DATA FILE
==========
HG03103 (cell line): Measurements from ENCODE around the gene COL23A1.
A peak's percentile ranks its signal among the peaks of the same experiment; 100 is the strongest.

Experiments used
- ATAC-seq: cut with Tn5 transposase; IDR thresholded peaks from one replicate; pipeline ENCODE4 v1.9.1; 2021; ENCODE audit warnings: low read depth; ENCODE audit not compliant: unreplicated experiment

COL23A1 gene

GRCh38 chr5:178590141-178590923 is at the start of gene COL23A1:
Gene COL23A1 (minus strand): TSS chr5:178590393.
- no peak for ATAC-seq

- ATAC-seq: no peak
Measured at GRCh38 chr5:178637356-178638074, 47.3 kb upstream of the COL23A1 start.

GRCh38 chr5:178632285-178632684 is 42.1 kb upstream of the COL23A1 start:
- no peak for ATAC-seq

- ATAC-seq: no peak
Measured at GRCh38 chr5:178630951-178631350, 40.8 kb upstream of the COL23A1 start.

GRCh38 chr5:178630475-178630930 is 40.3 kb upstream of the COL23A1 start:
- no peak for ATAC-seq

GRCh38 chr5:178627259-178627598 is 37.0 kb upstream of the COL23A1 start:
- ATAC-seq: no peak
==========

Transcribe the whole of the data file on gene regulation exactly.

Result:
HG03103 (cell line): Measurements from ENCODE around the gene COL23A1.
A peak's percentile ranks its signal among the peaks of the same experiment; 100 is the strongest.

Experiments used
- ATAC-seq: cut with Tn5 transposase; IDR thresholded peaks from one replicate; pipeline ENCODE4 v1.9.1; 2021; ENCODE audit warnings: low read depth; ENCODE audit not compliant: unreplicated experiment

COL23A1 gene

GRCh38 chr5:178590141-178590923 is at the start of gene COL23A1:
Gene COL23A1 (minus strand): TSS chr5:178590393.
- no peak for ATAC-seq

- ATAC-seq: no peak
Measured at GRCh38 chr5:178637356-178638074, 47.3 kb upstream of the COL23A1 start.

GRCh38 chr5:178632285-178632684 is 42.1 kb upstream of the COL23A1 start:
- no peak for ATAC-seq

- ATAC-seq: no peak
Measured at GRCh38 chr5:178630951-178631350, 40.8 kb upstream of the COL23A1 start.

GRCh38 chr5:178630475-178630930 is 40.3 kb upstream of the COL23A1 start:
- no peak for ATAC-seq

GRCh38 chr5:178627259-178627598 is 37.0 kb upstream of the COL23A1 start:
- ATAC-seq: no peak